in my case it's because I develop for windows users, the best and easiest way is to use C#, but like i said, we can't compare C# with good languages like ruby, python, c++, rust and so on.
it's like Java, but not designed by retards
> but still designed for retards
great APIs, but still shit for any environment with any sort of RAM constraint or where GC pausing and jitter can be perceived by a person or affect another timing-sensitive component.
high performance GCs/runtimes are very expensive products that virtually nobody uses.
additionally, programming for .NET/JVM to minimize heap maintenance costs is possible, but it's so stylistically different from idiomatic programming in those environments that you might as well just write your project in C, C++, etc.
If you're actually know what you're doing, good for you. It's a nice and versatile language for people who actually want to get shit done on a windows environment. But chances are you're some highschool/freshman dipshit who learned to make his first bubble sort yesterday, so fuck you.
C# is one of the best programming languages around. That's just a fact and whoever denies it is a butthurt Javafag who can't cope with the obvious fact that Java is little more than a retarded cousin of C# now.
Before you call me a Windows shill, I run Linux exclusively and code frequently C/C++ (compiled with GCC, not that Visual C++ crap). Also, Mono has gotten a whole lot better since MS open-sourced a few chunks of the .NET framework so I'm happier than ever that C# is one of my main programming languages.
C# is natural selection at its best. It got the best traits from Java and C++ and therefore became better than both combined. The fact that you claim otherwise means that either you wouldn't even be able to write a Hello world in C# or that you've never coded professionally.
i tooke a C# I class last semester and completed it using MONO. I'm in II now. Develop a windows form application in mono with GTK+ and get back to me.
not previous anon but a professional developer here.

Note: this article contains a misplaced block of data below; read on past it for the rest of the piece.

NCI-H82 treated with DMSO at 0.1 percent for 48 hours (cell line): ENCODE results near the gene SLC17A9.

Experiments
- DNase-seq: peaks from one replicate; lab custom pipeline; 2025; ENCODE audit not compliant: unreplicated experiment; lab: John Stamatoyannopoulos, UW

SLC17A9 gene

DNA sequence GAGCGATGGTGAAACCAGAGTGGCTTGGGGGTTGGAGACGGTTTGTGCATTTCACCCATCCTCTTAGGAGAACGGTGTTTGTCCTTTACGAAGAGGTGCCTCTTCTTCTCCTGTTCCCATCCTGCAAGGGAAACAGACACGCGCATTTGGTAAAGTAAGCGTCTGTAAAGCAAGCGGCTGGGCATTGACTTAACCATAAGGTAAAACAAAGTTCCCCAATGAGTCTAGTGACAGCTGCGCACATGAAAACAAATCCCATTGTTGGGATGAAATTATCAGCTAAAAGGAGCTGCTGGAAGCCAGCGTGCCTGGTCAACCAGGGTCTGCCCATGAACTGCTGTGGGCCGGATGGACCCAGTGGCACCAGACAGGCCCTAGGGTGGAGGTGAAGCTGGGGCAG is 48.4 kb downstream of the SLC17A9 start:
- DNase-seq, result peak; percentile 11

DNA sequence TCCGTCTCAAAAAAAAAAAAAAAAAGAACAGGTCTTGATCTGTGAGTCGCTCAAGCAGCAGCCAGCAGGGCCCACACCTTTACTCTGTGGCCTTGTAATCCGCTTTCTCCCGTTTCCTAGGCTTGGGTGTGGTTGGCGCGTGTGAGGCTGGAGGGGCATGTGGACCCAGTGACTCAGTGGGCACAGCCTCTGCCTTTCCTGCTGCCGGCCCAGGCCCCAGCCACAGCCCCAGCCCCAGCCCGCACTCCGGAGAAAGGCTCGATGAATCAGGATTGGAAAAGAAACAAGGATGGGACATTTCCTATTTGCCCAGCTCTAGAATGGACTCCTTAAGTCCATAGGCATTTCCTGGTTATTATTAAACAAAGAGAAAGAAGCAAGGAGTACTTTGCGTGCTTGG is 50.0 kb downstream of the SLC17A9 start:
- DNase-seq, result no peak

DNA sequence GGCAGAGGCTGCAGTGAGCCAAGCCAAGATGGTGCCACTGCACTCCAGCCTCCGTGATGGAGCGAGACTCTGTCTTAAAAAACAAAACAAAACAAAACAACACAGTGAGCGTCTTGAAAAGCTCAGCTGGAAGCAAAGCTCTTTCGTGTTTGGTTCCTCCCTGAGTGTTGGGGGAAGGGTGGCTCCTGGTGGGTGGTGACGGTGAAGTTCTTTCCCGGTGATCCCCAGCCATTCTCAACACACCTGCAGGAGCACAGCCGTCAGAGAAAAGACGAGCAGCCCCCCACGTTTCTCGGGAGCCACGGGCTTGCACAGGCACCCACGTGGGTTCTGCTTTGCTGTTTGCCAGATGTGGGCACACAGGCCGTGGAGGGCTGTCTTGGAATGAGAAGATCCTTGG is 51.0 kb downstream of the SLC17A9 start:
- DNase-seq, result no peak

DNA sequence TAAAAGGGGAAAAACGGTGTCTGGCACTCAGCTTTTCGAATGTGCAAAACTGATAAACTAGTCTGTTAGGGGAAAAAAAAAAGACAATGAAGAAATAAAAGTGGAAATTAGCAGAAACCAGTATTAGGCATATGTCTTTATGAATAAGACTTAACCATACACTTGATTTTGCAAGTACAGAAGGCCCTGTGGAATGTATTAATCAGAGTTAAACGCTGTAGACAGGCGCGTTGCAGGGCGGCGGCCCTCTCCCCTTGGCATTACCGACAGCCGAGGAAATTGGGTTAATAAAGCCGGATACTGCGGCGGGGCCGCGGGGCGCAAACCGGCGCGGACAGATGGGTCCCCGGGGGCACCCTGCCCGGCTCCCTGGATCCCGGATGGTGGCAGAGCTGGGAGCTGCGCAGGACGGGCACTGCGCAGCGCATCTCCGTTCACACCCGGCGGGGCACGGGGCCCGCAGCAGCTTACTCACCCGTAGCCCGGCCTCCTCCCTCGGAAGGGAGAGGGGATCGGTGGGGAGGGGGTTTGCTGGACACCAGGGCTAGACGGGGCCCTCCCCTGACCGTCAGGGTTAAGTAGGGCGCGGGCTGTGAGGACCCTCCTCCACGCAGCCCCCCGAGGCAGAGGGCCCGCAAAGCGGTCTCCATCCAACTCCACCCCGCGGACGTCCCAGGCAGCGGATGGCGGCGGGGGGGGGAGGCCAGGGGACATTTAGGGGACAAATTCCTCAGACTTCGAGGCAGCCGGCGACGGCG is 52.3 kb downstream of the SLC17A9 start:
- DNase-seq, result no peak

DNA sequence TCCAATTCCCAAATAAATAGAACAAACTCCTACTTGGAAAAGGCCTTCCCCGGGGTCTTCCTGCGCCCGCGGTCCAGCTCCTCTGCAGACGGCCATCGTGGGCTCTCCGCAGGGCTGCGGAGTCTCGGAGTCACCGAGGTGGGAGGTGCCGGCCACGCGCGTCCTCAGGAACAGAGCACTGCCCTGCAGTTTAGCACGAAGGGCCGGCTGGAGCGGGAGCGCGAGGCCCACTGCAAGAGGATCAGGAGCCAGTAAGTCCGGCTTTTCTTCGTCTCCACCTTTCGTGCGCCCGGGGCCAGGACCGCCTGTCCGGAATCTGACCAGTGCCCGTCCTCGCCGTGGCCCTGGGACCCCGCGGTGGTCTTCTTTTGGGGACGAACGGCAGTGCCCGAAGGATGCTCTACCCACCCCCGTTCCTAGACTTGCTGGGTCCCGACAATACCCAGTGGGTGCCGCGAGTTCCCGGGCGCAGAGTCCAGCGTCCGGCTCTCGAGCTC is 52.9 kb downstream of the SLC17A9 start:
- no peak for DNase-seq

the sooner you realize that no single language/platform is perfect for every solution, the sooner you quit sounding like an imbecile.
C# is generally better designed than Java, as one might expect given the advantage of hindsight, but it is in no way an all-purpose substitute for C or C++.
I've never really understood the need fordelegatemethods. Or why I should use them over using anonymous functions.using System;
public delegate void TheDelegate();
public TheDelegate Foo;
public JustAddDelegate (TheDelegate theDelegate)
Foo = theDelegate;
// Consuming code
public static void Main (string args)
var myMethod = new TheDelegate (MyMethod);
var jad = new JustAddDelegate(myMethod);
static void MyMethod()
Console.WriteLine ("Hello World!");
// Why not
public Action Foo;
public JustAddAnonymousFunction(Action theAction)
Foo = theAction;
// And then..
static class MainClass2
public static void Main2()
Action myAction = () => Console.WriteLine ("Hello World!");
var jaaf = new JustAddAnonymousFunction (myAction);
// Is the point that TheDelegate is strongly typed whereas Action isn't?
>C++17 is the way of the future though.
nobody even knows which worthwhile improvement will make the cut.
Concepts, contracts, and modules slipping into the 2020s would not surprise me in the least.
I only played with it a little bit for side modules at the job. It feels awkward coming from C++.